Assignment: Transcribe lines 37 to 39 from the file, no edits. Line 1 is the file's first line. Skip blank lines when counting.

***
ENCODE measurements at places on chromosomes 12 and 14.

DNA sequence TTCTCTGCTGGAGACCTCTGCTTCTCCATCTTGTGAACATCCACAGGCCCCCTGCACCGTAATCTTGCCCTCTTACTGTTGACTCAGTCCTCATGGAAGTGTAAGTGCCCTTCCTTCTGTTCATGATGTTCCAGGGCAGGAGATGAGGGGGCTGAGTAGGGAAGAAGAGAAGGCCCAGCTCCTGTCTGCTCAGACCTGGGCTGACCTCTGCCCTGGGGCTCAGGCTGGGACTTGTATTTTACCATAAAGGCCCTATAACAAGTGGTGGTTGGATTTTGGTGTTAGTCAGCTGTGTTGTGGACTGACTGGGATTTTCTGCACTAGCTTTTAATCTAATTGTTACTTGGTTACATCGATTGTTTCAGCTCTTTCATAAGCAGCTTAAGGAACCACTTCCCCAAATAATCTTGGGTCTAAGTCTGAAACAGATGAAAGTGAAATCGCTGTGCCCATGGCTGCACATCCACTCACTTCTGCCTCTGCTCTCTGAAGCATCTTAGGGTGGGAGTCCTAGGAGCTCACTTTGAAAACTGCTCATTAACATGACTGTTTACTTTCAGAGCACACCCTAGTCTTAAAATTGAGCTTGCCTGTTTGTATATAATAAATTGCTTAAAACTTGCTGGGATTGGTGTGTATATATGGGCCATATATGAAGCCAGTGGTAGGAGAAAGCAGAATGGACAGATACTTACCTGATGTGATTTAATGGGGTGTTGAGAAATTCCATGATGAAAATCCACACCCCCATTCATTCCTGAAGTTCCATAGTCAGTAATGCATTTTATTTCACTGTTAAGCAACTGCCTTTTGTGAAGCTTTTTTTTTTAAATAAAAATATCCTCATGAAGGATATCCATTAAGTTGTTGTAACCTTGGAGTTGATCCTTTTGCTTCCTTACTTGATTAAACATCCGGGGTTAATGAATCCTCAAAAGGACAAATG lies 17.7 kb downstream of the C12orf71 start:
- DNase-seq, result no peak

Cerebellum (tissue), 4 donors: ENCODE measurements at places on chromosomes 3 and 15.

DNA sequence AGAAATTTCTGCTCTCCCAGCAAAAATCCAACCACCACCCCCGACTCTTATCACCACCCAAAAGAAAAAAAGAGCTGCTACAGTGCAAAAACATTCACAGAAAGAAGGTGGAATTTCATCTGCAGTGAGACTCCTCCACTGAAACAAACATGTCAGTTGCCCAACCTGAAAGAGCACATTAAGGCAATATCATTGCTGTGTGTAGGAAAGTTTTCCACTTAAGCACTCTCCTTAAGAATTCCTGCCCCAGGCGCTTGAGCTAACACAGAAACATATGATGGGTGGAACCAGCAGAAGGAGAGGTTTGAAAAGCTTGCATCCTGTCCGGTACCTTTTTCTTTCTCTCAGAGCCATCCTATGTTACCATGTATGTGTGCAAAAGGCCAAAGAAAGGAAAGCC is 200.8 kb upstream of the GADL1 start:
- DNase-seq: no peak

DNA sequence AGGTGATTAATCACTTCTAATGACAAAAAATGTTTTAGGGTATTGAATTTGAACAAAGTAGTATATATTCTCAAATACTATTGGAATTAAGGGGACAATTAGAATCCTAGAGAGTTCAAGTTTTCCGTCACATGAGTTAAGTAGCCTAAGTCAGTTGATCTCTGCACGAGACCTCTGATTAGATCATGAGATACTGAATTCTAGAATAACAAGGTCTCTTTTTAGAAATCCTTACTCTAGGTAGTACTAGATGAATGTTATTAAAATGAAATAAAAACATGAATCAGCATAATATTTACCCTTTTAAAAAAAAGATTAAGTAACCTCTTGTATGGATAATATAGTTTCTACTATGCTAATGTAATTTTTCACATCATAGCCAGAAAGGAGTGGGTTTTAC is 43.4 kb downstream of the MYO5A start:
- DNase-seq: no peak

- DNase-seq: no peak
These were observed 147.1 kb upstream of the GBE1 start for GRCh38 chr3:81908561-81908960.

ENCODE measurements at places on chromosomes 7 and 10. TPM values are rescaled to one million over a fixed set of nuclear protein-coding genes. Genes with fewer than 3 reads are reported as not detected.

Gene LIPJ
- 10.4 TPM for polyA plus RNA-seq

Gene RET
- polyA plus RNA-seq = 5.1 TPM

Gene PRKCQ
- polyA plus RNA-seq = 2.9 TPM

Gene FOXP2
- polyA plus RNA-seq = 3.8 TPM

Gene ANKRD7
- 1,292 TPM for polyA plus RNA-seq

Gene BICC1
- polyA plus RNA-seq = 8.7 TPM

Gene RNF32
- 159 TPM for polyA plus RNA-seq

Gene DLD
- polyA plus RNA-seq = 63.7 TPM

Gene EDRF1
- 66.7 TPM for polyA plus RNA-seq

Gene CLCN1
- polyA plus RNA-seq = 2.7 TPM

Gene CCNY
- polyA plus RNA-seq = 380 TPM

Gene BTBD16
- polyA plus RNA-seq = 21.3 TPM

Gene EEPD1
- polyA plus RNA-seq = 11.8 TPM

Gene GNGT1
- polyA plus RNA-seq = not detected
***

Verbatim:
- polyA plus RNA-seq = 11.8 TPM

Gene GNGT1
- polyA plus RNA-seq = not detected